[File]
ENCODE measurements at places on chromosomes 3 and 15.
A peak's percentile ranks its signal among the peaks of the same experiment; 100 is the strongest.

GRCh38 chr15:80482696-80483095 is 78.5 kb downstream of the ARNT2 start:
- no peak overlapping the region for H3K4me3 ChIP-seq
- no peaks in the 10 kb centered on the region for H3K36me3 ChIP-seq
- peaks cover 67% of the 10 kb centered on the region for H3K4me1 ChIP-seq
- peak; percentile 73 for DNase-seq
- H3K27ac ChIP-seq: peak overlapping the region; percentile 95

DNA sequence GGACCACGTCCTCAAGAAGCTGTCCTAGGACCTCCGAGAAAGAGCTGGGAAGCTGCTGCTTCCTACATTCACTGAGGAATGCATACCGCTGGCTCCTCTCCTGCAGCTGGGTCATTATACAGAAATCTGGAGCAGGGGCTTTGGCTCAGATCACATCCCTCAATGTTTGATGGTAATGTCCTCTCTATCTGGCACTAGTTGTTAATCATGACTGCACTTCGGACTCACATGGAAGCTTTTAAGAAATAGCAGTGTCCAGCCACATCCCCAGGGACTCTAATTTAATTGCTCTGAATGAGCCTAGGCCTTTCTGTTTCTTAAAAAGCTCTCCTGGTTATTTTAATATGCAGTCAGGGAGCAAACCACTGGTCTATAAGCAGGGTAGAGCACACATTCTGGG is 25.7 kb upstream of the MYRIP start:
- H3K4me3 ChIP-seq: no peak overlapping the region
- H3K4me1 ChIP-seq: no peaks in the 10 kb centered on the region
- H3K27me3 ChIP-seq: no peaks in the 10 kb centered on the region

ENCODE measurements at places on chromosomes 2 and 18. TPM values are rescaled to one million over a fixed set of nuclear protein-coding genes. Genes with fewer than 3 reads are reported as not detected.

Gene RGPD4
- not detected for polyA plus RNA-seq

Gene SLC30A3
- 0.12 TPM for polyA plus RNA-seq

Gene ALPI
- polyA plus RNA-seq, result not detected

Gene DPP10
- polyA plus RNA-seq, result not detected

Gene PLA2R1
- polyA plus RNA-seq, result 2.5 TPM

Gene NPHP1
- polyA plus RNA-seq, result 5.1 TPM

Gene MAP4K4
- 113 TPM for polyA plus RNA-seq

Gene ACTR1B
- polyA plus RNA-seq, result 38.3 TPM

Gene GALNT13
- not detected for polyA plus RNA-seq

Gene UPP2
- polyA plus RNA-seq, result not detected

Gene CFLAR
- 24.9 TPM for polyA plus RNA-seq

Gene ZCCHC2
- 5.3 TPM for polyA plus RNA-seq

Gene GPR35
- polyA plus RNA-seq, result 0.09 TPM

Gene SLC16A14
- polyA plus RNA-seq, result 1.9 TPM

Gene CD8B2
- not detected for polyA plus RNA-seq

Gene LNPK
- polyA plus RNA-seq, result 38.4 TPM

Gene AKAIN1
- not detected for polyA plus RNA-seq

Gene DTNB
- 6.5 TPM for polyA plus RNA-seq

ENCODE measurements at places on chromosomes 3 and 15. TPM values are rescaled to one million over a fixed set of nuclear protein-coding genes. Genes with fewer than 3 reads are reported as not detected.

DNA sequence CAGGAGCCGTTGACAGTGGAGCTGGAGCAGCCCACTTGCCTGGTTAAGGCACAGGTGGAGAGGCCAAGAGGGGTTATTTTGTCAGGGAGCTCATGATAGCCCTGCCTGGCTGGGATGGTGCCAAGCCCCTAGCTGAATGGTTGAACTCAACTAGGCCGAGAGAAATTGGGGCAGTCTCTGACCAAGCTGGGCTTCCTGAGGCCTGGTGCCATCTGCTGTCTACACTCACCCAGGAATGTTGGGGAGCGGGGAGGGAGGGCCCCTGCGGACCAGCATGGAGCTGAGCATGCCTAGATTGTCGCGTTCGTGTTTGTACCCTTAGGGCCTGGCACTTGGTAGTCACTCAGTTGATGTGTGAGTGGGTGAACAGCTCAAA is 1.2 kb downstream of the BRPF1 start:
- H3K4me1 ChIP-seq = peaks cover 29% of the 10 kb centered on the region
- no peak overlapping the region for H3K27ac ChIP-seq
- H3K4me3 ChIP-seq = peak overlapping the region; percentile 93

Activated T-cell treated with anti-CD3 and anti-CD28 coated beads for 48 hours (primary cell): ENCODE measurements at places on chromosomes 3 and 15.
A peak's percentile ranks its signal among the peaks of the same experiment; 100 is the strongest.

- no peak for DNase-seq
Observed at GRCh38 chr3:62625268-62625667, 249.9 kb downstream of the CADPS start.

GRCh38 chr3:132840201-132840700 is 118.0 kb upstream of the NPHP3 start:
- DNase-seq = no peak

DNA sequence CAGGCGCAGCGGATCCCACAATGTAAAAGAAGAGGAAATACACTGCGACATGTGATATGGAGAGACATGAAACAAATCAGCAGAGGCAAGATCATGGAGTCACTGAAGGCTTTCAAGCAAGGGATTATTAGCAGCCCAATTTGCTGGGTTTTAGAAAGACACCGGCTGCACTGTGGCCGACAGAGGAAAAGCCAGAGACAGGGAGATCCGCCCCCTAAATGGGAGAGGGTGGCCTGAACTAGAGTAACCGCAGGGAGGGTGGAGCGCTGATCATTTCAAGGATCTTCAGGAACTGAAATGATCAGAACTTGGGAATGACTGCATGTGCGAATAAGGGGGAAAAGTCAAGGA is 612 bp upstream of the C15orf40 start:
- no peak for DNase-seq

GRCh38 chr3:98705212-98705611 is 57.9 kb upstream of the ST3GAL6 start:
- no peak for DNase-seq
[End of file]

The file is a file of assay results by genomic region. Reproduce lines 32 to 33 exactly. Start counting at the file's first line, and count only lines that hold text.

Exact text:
Gene UPP2
- polyA plus RNA-seq, result not detected